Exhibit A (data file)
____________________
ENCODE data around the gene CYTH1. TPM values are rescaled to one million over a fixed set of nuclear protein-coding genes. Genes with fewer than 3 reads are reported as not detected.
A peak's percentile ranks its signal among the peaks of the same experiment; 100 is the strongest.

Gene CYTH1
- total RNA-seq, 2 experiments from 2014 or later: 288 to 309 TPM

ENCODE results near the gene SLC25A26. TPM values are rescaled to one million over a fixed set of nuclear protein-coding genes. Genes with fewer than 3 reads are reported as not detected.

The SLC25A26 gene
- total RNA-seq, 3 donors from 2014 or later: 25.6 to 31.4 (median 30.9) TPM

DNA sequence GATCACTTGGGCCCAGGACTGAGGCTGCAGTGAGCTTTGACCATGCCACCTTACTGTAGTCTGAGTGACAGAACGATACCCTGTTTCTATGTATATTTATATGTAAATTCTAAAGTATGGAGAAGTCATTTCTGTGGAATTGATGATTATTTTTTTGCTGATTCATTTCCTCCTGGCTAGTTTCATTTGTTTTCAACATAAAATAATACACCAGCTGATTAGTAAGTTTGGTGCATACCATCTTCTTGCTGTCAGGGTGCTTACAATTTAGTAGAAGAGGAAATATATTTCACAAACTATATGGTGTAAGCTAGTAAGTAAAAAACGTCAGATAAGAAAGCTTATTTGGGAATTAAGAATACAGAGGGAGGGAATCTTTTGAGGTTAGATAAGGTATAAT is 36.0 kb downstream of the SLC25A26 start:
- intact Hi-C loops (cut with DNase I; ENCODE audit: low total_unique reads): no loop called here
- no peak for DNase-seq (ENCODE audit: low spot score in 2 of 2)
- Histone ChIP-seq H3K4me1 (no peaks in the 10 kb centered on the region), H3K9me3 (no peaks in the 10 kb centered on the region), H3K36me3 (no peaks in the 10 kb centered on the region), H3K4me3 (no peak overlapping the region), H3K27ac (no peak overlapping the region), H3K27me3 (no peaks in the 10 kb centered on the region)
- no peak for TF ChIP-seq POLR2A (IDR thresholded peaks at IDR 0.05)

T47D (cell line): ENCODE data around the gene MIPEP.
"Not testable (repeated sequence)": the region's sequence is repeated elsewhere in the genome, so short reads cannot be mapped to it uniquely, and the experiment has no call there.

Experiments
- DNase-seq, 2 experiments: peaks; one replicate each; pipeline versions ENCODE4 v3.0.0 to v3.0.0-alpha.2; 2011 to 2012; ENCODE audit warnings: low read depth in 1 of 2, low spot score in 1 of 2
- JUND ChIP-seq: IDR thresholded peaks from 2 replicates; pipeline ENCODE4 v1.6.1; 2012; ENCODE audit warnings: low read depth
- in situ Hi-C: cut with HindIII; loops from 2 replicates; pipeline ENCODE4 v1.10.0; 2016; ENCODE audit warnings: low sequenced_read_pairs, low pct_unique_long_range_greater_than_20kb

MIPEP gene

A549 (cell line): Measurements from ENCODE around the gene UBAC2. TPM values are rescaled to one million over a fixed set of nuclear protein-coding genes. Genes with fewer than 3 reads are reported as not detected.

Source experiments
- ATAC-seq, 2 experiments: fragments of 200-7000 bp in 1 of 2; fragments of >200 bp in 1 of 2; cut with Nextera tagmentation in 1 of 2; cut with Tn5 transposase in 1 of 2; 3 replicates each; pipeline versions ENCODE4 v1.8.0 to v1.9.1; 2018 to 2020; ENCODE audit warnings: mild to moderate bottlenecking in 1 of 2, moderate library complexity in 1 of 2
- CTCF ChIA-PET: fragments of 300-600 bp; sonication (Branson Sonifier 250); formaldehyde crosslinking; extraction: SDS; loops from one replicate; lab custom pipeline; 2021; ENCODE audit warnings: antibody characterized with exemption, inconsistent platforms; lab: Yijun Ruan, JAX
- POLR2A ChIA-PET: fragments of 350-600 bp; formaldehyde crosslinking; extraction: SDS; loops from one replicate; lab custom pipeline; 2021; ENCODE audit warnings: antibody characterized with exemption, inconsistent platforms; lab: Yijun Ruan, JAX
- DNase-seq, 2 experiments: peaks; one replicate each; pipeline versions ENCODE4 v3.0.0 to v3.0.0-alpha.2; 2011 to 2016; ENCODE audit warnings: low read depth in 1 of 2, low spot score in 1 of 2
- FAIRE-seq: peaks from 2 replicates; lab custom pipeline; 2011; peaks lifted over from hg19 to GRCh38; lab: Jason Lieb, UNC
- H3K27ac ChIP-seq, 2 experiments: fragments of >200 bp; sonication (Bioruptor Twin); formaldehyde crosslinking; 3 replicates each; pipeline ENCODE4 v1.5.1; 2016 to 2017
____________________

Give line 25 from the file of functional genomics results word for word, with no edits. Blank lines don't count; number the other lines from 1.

- DNase-seq, 2 experiments: peaks; one replicate each; pipeline versions ENCODE4 v3.0.0 to v3.0.0-alpha.2; 2011 to 2016; ENCODE audit warnings: low read depth in 1 of 2, low spot score in 1 of 2